The King of Spain has stepped down so his son Felipe can take his place.
Maybe Pope Benedict XVI set a new trend in motion?
Meanwhile, Queen Elizabeth hangs on to her symbolic throne in England and her son Charles twiddles his princely thumbs.
And… meanwhile… in Castrogonia. King Emeritus Fidel and his brother King Raul keep their rear ends super-glued to their thrones, with no apparent heir to succeed them.
When the Grim Reaper finally gets to them, it’s going to be a messy transition. The throne they occupy is not the least bit symbolic.
This transfer of symbolic power will probably have no effect on Spain’s cozy relationship with the Castro Kingdom, that land that can boast of having one of the world’s few remaining absolute monarchies.
From the masters of understatement at the BBC:
King Juan Carlos of Spain Abdicates the Throne
King Juan Carlos said his son Prince Felipe would “open a new era of hope” for Spain
King Juan Carlos of Spain has announced his intention to abdicate, after nearly 40 years on the throne.
“A new generation must be at the forefront… younger people with new energies,” the 76-year-old king said in a televised address.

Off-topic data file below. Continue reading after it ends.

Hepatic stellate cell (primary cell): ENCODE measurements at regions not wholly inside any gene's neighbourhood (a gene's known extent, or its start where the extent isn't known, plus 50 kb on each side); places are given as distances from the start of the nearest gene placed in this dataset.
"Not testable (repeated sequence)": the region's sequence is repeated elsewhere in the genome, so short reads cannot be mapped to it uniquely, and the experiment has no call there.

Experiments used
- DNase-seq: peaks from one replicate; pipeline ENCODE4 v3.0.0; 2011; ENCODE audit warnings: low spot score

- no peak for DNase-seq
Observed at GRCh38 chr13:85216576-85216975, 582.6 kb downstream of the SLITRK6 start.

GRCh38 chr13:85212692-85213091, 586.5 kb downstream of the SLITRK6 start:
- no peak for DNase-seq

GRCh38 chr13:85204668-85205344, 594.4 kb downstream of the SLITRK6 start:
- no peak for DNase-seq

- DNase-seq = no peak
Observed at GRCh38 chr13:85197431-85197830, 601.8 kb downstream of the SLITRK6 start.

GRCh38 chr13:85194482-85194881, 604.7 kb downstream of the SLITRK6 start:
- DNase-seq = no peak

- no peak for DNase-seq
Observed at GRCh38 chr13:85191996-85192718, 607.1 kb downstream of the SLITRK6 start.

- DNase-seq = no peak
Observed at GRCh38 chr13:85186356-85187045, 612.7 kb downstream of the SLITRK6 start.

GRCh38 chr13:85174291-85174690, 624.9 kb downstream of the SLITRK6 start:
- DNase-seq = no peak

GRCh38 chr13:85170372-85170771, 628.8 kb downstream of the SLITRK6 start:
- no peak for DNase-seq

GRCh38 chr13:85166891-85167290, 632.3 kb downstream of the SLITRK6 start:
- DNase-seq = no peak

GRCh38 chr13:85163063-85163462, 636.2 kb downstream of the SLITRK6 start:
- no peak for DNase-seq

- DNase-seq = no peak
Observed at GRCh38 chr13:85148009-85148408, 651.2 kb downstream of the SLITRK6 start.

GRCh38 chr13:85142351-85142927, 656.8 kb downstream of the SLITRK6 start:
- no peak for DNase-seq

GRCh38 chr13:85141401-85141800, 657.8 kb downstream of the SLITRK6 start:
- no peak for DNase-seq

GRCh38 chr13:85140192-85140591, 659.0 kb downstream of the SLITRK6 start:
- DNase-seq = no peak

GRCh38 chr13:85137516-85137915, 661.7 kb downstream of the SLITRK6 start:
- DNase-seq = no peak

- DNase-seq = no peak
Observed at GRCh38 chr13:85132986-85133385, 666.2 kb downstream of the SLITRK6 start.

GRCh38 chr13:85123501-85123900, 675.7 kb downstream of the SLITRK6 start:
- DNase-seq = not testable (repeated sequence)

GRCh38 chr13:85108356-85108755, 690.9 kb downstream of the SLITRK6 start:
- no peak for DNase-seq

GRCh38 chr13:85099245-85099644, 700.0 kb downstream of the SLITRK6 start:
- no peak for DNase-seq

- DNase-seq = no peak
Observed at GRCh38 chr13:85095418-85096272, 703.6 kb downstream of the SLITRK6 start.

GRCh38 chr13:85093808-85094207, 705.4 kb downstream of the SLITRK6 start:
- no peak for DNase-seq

His son, Crown Prince Felipe, 45, will take over the throne.
For much of his reign, Juan Carlos was seen as one of the world’s most popular monarchs, but recently many Spaniards have lost confidence in him.
His reputation has been tarnished by a long-running corruption investigation into the business dealings of his daughter and her husband.
King Juan Carlos, 76, has had health problems in recent years.
Support for the king fell further when it was discovered he had been on a lavish elephant hunting trip to Botswana in April 2012, in the middle of Spain’s financial crisis.
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